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22 Feb 2015, 10:57

hi all probably my thinking is skewed here, but it is clearly stated in the stimulus that that there are absolutely no restrictions or order of arrangement..isn't that a clue ? aren't we jumping the gun if we calculate the probablity using the permutation formula? i have a feeling that common decision tree analysis should solve the problem..those numbers are just to throw us off. please reveal the official solution and explanation asap. will be a great help if a math expert out there in this delightful forum would care to throw some light onto this

From a group of J employees, K will be selected, at random, to sit in a line of K chairs. There are absolutely no restrictions, either in the selection process nor in the order of seating — both are entirely random. What is the probability that the employee Lisa is seated exactly next to employee Phillip?

Statement #1: given this, we know K = 15 employees are seated, but we have no idea what the size of the larger pool is. If J is much larger than K, then it becomes unlikely that either Lisa or Phillip is among those seated. Both would have to be among the seated in order for them to have a chance of sitting next to each other. Even if J is closer to K, then it becomes more likely that both are among the seated, but we would need to know the number for J to complete the calculation. This statement, alone and by itself, is insufficient.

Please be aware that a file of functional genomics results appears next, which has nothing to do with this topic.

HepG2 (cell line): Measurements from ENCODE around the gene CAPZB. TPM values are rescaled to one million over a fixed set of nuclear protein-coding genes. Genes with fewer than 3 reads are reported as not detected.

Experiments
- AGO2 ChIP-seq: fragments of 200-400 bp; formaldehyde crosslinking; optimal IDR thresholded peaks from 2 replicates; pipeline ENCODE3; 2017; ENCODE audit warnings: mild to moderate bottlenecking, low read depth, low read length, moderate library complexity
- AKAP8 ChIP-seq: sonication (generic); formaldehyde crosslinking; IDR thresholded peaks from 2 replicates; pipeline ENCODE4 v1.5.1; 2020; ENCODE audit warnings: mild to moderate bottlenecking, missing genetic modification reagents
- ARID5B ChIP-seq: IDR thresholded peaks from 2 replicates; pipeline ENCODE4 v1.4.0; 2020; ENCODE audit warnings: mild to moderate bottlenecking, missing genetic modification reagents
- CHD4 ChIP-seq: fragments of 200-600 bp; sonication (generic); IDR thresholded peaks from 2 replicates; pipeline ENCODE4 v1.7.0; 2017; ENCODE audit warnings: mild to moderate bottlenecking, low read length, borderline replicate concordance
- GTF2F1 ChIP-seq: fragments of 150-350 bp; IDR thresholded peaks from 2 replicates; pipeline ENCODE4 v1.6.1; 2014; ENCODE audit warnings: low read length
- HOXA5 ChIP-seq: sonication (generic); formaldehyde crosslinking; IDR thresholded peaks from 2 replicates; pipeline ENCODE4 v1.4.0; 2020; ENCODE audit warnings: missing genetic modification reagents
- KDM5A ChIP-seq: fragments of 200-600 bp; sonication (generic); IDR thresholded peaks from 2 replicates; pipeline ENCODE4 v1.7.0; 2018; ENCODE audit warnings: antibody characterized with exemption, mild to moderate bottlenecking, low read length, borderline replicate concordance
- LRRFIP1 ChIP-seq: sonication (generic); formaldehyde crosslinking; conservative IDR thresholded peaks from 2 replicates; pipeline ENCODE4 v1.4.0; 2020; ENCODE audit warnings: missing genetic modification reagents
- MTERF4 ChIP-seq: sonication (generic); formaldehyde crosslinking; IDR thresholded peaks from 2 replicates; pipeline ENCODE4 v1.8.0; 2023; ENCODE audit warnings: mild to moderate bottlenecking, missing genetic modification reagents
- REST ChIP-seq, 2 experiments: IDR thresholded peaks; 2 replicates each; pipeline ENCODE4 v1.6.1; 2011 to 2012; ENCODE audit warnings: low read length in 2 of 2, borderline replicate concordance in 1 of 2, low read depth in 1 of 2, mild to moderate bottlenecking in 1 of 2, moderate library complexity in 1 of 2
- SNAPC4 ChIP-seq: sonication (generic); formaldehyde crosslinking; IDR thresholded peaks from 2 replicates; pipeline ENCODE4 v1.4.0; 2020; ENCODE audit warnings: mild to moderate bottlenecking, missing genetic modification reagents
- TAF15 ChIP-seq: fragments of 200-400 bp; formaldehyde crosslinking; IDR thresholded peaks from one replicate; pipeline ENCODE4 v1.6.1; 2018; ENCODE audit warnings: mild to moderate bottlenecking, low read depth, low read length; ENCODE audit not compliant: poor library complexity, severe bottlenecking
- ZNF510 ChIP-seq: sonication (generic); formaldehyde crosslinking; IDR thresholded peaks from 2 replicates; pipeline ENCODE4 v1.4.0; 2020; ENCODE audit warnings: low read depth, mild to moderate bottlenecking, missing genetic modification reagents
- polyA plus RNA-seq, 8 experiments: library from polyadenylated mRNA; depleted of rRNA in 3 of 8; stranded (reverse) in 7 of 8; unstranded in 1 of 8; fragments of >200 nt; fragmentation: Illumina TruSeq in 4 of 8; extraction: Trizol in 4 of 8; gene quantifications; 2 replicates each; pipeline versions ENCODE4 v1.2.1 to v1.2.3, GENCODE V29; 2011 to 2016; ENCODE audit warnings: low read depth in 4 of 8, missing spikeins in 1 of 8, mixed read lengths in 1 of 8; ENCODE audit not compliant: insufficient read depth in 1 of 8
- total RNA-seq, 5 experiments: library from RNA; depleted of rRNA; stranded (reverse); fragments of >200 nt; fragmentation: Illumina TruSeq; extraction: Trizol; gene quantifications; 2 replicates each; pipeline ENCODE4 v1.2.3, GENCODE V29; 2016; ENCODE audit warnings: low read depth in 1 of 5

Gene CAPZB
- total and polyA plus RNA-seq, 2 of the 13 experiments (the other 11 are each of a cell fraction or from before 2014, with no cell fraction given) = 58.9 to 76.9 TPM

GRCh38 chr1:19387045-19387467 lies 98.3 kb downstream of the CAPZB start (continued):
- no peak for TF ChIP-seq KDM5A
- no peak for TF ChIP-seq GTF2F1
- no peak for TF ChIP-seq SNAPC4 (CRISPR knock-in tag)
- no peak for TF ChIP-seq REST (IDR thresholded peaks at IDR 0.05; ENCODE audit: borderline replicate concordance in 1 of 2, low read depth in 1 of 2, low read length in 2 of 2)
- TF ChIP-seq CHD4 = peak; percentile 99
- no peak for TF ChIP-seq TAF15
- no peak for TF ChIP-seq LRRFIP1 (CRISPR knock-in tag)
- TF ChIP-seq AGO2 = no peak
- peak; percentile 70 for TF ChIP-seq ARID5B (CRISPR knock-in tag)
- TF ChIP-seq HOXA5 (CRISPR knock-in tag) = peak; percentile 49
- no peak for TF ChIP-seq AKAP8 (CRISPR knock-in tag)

Statement #2: Ignore the information in the first statement. If M = N, then all employees, everyone in the pool of selection, takes a seat. The problem is —- if M = N is a small number, say 4 or 5, then it would be more likely that Lisa and Phillip would wind up next to each other, but if M = N is large, say 200, then its quietly likely that two specific employees wind up nowhere near each other. The size of M = N would make a big different in the calculation, and without knowing that, we can’t calculate. This statement, alone and by itself, is insufficient.